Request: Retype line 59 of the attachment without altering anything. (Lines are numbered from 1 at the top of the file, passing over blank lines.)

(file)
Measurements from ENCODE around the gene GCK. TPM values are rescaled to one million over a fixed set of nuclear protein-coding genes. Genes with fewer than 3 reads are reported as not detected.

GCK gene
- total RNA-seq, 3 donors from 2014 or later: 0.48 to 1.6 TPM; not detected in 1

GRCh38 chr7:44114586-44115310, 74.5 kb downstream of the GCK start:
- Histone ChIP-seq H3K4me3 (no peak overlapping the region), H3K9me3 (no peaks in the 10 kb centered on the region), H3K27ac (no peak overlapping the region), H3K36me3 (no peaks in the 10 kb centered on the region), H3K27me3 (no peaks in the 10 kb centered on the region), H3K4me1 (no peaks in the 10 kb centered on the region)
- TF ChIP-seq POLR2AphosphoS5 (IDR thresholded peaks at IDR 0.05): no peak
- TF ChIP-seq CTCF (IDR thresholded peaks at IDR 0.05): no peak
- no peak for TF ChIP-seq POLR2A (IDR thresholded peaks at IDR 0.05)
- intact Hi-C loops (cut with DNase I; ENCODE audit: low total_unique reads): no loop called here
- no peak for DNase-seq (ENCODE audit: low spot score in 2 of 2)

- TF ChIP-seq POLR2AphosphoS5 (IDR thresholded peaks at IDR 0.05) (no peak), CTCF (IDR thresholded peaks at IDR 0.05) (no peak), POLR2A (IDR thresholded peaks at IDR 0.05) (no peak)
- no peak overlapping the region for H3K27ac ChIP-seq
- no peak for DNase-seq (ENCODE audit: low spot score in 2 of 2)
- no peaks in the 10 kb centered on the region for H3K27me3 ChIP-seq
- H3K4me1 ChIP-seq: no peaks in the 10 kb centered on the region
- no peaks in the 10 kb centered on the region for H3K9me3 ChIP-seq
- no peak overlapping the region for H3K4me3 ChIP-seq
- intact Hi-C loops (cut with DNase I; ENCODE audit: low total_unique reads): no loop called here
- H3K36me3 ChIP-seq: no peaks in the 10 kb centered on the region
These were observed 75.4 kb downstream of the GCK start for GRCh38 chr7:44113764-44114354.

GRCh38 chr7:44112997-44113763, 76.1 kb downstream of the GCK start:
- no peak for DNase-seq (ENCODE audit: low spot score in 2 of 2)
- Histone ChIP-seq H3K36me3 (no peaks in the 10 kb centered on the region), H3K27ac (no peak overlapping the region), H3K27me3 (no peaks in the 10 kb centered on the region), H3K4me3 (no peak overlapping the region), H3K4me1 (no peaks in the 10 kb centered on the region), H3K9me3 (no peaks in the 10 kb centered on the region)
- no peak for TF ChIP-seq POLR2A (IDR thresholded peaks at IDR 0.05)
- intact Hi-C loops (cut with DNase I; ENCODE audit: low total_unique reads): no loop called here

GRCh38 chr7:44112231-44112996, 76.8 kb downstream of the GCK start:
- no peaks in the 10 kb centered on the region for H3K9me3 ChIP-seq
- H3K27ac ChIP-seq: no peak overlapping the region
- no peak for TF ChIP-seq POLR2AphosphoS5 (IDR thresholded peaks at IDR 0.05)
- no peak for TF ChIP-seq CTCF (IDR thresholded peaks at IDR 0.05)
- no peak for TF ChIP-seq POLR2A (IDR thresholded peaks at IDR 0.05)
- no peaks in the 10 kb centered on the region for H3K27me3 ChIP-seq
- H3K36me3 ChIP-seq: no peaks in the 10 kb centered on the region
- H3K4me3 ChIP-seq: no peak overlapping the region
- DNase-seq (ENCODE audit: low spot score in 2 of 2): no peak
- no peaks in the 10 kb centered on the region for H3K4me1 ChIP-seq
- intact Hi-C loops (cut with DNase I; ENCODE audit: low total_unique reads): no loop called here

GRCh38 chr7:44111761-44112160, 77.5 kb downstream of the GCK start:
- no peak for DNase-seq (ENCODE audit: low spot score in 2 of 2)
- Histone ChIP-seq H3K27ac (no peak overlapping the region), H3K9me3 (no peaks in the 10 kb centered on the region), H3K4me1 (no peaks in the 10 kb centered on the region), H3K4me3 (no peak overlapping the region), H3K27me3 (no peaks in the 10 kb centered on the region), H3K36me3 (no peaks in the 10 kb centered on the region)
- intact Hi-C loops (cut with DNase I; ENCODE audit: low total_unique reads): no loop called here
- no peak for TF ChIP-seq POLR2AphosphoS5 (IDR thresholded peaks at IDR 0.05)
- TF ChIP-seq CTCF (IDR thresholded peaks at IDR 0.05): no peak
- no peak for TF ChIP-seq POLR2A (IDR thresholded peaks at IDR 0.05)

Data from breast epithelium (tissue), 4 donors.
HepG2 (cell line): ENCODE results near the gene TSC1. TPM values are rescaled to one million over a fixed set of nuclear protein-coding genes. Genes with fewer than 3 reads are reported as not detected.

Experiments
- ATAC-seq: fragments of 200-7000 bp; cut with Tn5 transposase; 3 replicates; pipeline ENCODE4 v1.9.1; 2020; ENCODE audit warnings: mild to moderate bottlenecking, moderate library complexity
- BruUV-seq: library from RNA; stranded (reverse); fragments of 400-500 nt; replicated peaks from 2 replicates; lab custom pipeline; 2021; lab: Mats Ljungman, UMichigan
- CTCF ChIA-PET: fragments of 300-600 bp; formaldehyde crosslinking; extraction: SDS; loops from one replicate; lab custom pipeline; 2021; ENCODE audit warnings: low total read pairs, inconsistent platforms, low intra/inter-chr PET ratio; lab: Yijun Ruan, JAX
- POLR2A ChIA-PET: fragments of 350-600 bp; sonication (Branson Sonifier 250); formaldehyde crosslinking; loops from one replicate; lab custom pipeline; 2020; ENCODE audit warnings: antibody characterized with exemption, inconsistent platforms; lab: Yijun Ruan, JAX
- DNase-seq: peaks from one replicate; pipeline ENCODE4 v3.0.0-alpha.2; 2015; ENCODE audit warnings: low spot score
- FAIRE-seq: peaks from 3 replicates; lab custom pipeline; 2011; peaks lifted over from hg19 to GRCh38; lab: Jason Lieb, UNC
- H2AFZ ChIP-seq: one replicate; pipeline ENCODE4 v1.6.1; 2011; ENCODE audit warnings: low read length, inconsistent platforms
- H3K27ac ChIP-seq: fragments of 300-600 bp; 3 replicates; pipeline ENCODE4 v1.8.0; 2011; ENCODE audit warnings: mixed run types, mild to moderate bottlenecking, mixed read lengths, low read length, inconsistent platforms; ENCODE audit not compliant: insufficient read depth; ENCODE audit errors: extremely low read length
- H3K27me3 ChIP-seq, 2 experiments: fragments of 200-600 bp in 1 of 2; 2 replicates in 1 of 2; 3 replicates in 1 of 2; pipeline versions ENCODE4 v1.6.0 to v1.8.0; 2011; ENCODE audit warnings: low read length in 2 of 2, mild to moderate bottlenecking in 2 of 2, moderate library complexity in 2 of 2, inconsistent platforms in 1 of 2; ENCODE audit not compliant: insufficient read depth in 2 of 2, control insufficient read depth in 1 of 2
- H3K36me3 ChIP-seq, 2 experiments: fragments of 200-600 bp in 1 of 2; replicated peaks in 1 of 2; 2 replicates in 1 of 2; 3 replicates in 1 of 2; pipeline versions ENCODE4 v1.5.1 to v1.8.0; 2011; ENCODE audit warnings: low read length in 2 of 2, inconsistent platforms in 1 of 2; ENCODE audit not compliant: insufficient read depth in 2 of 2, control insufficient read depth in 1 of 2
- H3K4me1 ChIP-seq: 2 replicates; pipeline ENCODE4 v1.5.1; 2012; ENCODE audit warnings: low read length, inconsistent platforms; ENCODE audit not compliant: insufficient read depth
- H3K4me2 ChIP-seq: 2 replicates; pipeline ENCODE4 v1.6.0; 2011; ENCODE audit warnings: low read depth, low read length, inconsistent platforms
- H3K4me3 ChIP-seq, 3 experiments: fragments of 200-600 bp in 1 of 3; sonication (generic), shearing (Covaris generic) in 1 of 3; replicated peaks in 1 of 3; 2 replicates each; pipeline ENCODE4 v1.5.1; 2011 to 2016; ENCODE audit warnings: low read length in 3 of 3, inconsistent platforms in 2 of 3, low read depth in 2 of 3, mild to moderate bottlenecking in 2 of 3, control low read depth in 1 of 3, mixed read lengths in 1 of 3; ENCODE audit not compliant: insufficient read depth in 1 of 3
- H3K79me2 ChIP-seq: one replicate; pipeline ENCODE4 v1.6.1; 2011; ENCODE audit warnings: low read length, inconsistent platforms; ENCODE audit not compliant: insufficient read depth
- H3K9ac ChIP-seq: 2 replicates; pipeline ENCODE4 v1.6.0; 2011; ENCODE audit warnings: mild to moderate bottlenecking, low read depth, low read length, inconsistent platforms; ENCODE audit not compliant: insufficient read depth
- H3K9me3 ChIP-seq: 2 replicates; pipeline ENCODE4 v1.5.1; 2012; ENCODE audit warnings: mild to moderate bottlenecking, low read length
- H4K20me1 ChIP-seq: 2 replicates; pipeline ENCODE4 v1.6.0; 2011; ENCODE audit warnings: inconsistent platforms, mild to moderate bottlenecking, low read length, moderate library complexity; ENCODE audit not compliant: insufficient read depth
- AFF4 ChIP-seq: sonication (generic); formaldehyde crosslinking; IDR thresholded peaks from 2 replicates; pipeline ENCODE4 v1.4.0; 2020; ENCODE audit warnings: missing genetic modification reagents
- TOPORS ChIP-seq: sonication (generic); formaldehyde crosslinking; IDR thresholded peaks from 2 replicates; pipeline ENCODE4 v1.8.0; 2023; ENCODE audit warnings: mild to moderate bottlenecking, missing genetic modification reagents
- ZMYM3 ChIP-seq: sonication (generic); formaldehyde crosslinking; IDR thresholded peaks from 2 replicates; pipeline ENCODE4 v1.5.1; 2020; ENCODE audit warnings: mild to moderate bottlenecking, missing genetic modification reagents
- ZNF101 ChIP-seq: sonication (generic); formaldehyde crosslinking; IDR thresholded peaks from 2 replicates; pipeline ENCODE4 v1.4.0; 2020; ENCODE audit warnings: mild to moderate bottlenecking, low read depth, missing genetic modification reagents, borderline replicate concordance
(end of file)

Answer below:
- H3K4me2 ChIP-seq: 2 replicates; pipeline ENCODE4 v1.6.0; 2011; ENCODE audit warnings: low read depth, low read length, inconsistent platforms